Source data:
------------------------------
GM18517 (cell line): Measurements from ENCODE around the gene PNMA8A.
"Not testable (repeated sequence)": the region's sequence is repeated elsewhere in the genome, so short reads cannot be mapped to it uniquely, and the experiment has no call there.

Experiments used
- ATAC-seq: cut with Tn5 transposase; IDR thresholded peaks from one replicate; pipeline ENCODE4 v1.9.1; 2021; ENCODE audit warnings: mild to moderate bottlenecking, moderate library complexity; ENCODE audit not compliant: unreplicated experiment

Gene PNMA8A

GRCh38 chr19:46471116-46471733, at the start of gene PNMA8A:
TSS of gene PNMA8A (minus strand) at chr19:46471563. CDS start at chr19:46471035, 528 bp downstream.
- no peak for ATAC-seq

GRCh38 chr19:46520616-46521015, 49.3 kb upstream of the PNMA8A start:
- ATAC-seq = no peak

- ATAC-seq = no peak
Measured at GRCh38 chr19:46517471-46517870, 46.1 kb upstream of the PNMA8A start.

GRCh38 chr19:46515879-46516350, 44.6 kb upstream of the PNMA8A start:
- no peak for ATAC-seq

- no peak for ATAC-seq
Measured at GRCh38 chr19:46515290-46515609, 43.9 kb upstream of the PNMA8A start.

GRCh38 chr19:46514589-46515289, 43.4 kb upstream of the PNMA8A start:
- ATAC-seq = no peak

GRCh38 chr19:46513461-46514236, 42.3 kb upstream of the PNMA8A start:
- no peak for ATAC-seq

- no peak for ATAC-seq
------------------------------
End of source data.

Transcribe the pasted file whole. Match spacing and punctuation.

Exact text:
GM18517 (cell line): Measurements from ENCODE around the gene PNMA8A.
"Not testable (repeated sequence)": the region's sequence is repeated elsewhere in the genome, so short reads cannot be mapped to it uniquely, and the experiment has no call there.

Experiments used
- ATAC-seq: cut with Tn5 transposase; IDR thresholded peaks from one replicate; pipeline ENCODE4 v1.9.1; 2021; ENCODE audit warnings: mild to moderate bottlenecking, moderate library complexity; ENCODE audit not compliant: unreplicated experiment

Gene PNMA8A

GRCh38 chr19:46471116-46471733, at the start of gene PNMA8A:
TSS of gene PNMA8A (minus strand) at chr19:46471563. CDS start at chr19:46471035, 528 bp downstream.
- no peak for ATAC-seq

GRCh38 chr19:46520616-46521015, 49.3 kb upstream of the PNMA8A start:
- ATAC-seq = no peak

- ATAC-seq = no peak
Measured at GRCh38 chr19:46517471-46517870, 46.1 kb upstream of the PNMA8A start.

GRCh38 chr19:46515879-46516350, 44.6 kb upstream of the PNMA8A start:
- no peak for ATAC-seq

- no peak for ATAC-seq
Measured at GRCh38 chr19:46515290-46515609, 43.9 kb upstream of the PNMA8A start.

GRCh38 chr19:46514589-46515289, 43.4 kb upstream of the PNMA8A start:
- ATAC-seq = no peak

GRCh38 chr19:46513461-46514236, 42.3 kb upstream of the PNMA8A start:
- no peak for ATAC-seq

- no peak for ATAC-seq